Discouraging home sales data overshadowed better-than-expected reports on durable orders, dragging the S&P 500 and the Dow Jones into negative territory on Monday. But gains in the shares of technology bellwether Apple lifted the Nasdaq higher. Homebuilding stocks took a hit following discouraging reports on the housing sector. The technology sector emerged as the major gainer among the S&P 500 industry groups.
The Dow Jones Industrial Average (DJI) lost 0.1% to close the day at 13,881.93. The Standard & Poor 500 (S&P 500) slipped 0.2% to finish yesterday’s trading session at 1,500.18. The tech-laden Nasdaq Composite Index inched up 0.2% to end at 3,154.30. The fear-gauge CBOE Volatility Index (VIX) plunged 5.3% to settle at 13.57. Consolidated volumes on the New York Stock Exchange, American Stock Exchange and Nasdaq were roughly 6.1 billion shares, lower than 2012’s daily average of 6.45 billion shares. Declining stocks outnumbered advancers on the NYSE; as for 56% stocks that fell, 41% moved higher.
The Street began yesterday’s trading session on a positive note boosted by encouraging reports from the manufacturing sector. But stocks declined after a report on the housing sector showed that pending home sales declined in December. In the previous week, encouraging economic reports and earnings from major companies pushed the S&P 500 above 1,500 for the first time in more than five years.
Meanwhile, the U.S. Department of Commerce reported that orders for manufactured durable goods jumped 4.6% to touch $230.7 billion in December. This was well above the consensus estimate and also flew past the Street’s estimates. New orders have now gained for the seventh time out of the last eight months.
On a less encouraging note, the National Association of Realtors (NAR) said that pending home sales fell in December. According to the report, pending home sales declined 4.3% to 101.7 in December from the November figure of 106.3. But year-on-year pending home sales have increased 6.9%. According to NAR chief economist Lawrence Yun, “The supply limitation appears to be the main factor holding back contract signings in the past month. Still, contract activity has risen for 20 straight months on a year-over-year basis.”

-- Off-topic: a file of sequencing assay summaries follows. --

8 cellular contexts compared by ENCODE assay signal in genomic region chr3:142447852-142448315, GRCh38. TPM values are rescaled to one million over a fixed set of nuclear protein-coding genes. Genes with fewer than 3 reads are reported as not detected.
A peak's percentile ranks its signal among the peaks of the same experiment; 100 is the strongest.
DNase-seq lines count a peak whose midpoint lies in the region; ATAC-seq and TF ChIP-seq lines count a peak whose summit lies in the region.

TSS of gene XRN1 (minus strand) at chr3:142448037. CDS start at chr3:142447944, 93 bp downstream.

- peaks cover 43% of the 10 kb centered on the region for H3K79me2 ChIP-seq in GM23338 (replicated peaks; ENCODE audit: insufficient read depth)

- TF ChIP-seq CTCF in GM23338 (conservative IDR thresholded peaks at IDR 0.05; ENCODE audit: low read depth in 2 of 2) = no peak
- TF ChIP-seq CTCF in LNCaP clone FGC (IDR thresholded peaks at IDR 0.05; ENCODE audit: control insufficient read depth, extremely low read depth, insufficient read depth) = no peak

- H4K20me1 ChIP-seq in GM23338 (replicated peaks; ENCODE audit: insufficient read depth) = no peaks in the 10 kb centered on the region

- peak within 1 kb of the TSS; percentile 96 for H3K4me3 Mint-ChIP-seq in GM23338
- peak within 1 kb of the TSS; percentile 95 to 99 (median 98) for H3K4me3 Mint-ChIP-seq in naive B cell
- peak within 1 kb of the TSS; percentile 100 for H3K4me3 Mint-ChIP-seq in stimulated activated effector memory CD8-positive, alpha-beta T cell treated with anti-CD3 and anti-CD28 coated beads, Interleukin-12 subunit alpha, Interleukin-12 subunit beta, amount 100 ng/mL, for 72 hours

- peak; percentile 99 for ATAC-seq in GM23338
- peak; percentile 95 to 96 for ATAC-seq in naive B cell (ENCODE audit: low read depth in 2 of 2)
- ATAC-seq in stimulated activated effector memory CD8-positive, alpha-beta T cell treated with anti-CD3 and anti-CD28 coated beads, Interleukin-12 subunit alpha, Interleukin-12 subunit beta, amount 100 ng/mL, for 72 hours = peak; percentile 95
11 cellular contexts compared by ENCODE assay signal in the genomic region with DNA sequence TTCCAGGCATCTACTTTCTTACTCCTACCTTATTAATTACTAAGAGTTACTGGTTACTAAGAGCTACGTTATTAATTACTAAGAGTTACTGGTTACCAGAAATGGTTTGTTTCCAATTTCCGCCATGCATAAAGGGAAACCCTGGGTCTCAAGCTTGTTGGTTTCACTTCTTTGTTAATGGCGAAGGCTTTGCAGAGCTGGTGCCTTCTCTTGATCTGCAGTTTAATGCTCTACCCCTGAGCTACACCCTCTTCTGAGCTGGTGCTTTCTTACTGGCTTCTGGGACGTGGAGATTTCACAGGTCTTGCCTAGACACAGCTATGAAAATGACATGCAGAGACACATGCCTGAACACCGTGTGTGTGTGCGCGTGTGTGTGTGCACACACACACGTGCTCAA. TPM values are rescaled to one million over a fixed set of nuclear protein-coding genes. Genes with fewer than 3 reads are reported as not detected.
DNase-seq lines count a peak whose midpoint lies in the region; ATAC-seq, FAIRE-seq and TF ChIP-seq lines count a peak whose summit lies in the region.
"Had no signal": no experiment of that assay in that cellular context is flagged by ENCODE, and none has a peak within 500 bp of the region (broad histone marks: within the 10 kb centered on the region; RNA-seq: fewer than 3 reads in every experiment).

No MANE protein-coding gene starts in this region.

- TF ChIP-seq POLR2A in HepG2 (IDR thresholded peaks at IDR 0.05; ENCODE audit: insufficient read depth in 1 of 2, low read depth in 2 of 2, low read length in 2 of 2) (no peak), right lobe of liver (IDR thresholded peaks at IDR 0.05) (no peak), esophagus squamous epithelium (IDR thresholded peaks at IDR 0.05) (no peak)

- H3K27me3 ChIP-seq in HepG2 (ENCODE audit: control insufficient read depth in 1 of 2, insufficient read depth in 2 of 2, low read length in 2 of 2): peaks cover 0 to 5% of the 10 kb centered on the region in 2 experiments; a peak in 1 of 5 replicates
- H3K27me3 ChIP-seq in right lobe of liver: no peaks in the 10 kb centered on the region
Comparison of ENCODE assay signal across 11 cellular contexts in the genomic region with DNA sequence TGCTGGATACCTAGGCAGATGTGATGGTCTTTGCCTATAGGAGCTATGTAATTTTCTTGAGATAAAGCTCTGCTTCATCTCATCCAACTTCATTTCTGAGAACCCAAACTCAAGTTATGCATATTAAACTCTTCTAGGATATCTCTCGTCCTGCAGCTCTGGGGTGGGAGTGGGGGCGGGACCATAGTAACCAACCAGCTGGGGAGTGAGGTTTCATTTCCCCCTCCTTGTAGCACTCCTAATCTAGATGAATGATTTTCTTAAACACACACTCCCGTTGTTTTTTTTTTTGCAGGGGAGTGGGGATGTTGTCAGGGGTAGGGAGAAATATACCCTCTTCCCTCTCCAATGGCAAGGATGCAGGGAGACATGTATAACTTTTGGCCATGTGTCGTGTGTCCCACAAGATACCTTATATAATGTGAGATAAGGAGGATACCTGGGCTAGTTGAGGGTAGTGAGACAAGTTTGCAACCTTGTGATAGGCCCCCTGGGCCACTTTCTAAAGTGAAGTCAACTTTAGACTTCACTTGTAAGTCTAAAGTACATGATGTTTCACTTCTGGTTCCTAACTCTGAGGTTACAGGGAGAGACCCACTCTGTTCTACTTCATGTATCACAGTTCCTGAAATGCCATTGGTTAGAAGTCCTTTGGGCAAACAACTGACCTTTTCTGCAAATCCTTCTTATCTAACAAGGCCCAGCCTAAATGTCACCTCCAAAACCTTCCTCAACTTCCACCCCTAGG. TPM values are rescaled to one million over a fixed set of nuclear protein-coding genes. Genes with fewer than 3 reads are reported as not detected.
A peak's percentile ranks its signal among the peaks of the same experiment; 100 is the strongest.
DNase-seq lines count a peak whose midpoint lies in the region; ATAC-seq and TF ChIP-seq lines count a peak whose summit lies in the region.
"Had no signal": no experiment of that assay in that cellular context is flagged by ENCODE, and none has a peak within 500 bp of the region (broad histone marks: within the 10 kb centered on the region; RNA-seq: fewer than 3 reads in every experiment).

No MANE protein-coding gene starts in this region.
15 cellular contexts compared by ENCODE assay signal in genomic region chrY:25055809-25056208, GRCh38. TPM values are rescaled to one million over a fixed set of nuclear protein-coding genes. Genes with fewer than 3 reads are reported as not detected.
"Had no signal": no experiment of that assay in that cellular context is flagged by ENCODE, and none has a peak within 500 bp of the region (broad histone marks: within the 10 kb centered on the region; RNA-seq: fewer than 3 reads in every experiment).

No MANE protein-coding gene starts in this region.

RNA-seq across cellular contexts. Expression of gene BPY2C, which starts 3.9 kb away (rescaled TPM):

Shares of Caterpillar Inc. (NYSE:CAT) rose 2.0% after the company reported its quarterly results. The company’s shares gained even after the quarterly profit plunged 55%. The company cautioned that the growth rate will decline in the present quarter but eventually improve in the later part of the year. To date, fourth-quarter earnings have been better-than-expected. According to data from Thomson Reuters, of the 150 companies in the S&P 500 having posted earnings results, so far 67.3% have surpassed the Street’s estimates.
Housing stocks had a bad run after the housing sector received two back-to-back discouraging news. In the previous week the U.S. Census Bureau and the Department of Housing and Urban Development reported that new home sales declined in December followed by this week’s NAR data of a fall in pending home sales in December. Stocks such as The Home Depot Inc. (NYSE:HD), Lowe's Companies Inc. (NYSE:LOW), D.R. Horton, Inc. (NYSE:DHI) PulteGroup Inc. (NYSE:PHM) and KB Home (NYSE:KBH) lost 0.4%, 0.6%, 2.1%, 3.3% and 1.8%, respectively.
The technology sector emerged as the major winner among the S&P 500 industry groups and the Technology SPDR (XLK) gained 0.4%. Stocks such as Apple Inc. (NASDAQ:AAPL), Hewlett-Packard Company (NYSE:HPQ), Microsoft Corporation (NASDAQ:MSFT), Silicon Graphics International Corp (NASDAQ:SGI) and Super Micro Computer Inc. (NASDAQ:SMCI) added 2.3%, 0.2%, 0.1%, 0.8% and 1.4%, respectively.